Travel hacks are all the rage these days, but potential passengers be warned, this one could get you in a lot of trouble.
Travel hacks are one of the industry’s best developments in recent memory. From hacks that will help you get a free lunch, beat ‘recline rage’, or ensure you can sit next to your pals using Mia Khalifa’s dirty trick, all of them are interesting but some are more successful than others. One to definitely avoid, however, is a ‘hack’ that’s done the rounds on social media a few times but resurfaced this week. Not only is it distasteful, but it could be criminal.
The basic notion of a travel hack is that you find a way to get a little extra value out of your travel venture, whether that be by changing the way you approach your next trip — packing smarter, for example — or by finding loopholes in your carrier or accommodation’s ways of working that allow you to feel you’ve found yourself a hidden bonus. This hack, shared this week by Spoken io, takes all of this a little too far.
The basic premise of the hack — which you can watch in detail below — is that when you book your flight as a solo traveller, you book out an entire row. Yes, this requires the spending capability to shell out for three seats at once but — and here’s where things get controversial — you then cancel two of those seats at the last minute. While the airline may put these seats out on ‘standby’ sale, they’re unlikely to be able to fill them before take-off.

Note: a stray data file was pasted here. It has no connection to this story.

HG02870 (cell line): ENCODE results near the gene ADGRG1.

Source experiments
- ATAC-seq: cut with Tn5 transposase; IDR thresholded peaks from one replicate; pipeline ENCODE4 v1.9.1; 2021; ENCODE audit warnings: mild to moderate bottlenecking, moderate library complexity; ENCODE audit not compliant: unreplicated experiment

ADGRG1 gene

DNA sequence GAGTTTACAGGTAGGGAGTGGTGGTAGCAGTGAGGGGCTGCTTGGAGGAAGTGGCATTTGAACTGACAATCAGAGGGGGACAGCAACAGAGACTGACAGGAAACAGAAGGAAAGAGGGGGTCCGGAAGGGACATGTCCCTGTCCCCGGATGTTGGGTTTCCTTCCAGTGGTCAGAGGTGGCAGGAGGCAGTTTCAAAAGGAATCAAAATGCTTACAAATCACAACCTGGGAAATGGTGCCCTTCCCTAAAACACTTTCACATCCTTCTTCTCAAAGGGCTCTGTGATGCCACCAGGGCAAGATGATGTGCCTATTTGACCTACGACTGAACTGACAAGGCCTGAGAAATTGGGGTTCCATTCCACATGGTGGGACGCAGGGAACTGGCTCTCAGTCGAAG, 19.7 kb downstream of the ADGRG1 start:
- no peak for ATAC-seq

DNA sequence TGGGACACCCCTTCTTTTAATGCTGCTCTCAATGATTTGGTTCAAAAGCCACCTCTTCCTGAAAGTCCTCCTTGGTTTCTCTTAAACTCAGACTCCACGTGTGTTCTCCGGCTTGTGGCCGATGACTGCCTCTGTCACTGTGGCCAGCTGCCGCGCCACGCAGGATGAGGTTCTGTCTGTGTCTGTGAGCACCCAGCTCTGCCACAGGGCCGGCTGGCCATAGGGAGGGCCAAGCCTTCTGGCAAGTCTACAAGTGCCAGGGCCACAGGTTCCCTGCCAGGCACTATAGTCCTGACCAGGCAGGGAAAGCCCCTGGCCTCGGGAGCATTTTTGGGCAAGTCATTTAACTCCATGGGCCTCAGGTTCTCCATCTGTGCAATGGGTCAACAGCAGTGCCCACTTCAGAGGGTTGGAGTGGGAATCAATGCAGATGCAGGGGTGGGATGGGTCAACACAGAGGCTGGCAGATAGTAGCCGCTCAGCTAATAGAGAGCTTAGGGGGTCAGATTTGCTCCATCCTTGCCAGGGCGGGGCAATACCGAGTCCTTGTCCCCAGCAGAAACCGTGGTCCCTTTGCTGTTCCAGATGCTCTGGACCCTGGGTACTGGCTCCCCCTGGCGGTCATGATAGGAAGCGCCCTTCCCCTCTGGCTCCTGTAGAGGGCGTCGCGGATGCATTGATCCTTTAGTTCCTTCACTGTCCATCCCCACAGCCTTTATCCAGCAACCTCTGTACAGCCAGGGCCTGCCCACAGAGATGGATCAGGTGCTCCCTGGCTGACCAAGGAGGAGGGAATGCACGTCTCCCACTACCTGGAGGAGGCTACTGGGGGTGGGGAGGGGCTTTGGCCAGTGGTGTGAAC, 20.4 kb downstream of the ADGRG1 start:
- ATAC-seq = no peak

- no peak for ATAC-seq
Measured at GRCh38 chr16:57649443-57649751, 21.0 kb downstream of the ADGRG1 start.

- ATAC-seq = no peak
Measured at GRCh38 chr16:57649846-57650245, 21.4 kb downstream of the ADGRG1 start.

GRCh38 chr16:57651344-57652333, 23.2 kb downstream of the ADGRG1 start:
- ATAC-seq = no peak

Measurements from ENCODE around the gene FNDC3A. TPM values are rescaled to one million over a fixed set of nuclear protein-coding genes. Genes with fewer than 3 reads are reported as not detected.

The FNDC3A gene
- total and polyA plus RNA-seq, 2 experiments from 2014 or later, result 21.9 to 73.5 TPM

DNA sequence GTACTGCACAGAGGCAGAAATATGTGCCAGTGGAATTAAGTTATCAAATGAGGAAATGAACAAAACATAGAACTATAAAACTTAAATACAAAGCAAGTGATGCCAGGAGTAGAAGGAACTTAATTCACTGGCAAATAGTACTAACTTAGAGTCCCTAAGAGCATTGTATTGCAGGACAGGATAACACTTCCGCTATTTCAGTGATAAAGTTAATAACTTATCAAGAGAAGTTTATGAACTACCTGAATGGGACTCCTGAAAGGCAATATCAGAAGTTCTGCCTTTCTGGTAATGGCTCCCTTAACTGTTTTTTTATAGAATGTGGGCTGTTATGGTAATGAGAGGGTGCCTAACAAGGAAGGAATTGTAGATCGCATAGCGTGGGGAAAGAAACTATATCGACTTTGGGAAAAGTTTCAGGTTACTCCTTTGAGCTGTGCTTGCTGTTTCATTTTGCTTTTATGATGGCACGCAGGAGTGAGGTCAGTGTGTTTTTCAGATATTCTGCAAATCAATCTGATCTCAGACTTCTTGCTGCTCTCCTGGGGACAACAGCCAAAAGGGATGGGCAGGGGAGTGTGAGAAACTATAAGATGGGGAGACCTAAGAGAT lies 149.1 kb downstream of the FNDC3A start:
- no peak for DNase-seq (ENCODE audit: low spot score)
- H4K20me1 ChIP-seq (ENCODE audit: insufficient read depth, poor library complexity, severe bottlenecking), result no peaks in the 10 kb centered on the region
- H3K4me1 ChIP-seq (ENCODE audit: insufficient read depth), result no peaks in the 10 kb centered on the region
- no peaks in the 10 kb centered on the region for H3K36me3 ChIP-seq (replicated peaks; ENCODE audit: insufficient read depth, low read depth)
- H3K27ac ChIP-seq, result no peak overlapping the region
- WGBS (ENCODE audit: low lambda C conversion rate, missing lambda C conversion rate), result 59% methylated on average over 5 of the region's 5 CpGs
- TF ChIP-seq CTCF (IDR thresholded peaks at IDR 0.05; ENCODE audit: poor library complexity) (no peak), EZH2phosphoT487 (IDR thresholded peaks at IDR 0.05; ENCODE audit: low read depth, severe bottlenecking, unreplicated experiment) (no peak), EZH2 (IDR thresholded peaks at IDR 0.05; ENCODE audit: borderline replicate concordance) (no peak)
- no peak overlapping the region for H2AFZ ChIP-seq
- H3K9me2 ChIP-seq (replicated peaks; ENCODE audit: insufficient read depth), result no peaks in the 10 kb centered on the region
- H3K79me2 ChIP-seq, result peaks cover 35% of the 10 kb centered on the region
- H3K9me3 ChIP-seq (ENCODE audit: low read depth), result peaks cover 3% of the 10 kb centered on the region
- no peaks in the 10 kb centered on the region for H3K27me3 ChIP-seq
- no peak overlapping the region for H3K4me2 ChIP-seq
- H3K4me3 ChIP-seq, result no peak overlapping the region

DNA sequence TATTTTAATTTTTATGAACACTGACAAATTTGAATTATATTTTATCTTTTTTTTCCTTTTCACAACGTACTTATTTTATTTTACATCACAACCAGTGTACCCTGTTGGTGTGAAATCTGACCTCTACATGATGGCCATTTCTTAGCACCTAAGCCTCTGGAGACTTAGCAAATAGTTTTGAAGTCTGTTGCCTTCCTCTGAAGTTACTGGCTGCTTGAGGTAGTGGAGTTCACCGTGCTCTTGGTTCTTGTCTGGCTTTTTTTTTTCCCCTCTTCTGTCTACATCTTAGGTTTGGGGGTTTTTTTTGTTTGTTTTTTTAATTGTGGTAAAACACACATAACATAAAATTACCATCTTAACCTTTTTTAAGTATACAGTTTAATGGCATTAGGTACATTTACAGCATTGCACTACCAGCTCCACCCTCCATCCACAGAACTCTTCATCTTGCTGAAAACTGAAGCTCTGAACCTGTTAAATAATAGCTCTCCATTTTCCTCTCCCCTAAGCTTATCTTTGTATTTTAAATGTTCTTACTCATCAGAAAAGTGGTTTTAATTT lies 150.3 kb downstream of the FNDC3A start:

WATCH: Well crafted as the video may be, it’s still totally out of order.
This means that you’ll be left with a whole row entirely to yourself, giving you the option to lean back against the plane window and stretch your legs out across spare seats, giving you a cheap and wholly underwhelming version of first-class legroom. Not only is this hack a bad idea as the space you gain isn’t all that much and certainly doesn’t come with the luxurious add-ons of an actual upgrade to business or first class, as pointed out by View From The Wing, this sneaky little hack “is actually fraud”.
While you can legitimately book more than one seat for yourself if you really want the room, the two main issues with this hack are as follows: First, there’s no risk the seats will stay free after you cancel the booking. The airline will do its best to fill them and other passengers may just move into them if they prefer the look of your row to theirs.
More concerning, however, is that this qualifies as fraud and is against the Terms and Conditions of every airline out there. Not only do you risk having your frequent flyer account closed, but you could be banned from the airline altogether. If you get really trigger-happy with this one, you even risk legal proceedings.
As the famous saying goes: ‘if it sounds too good to be true, it probably is’. This is definitely one such case. Sadly, if you want the first-class feel, that comes with a first class price tag.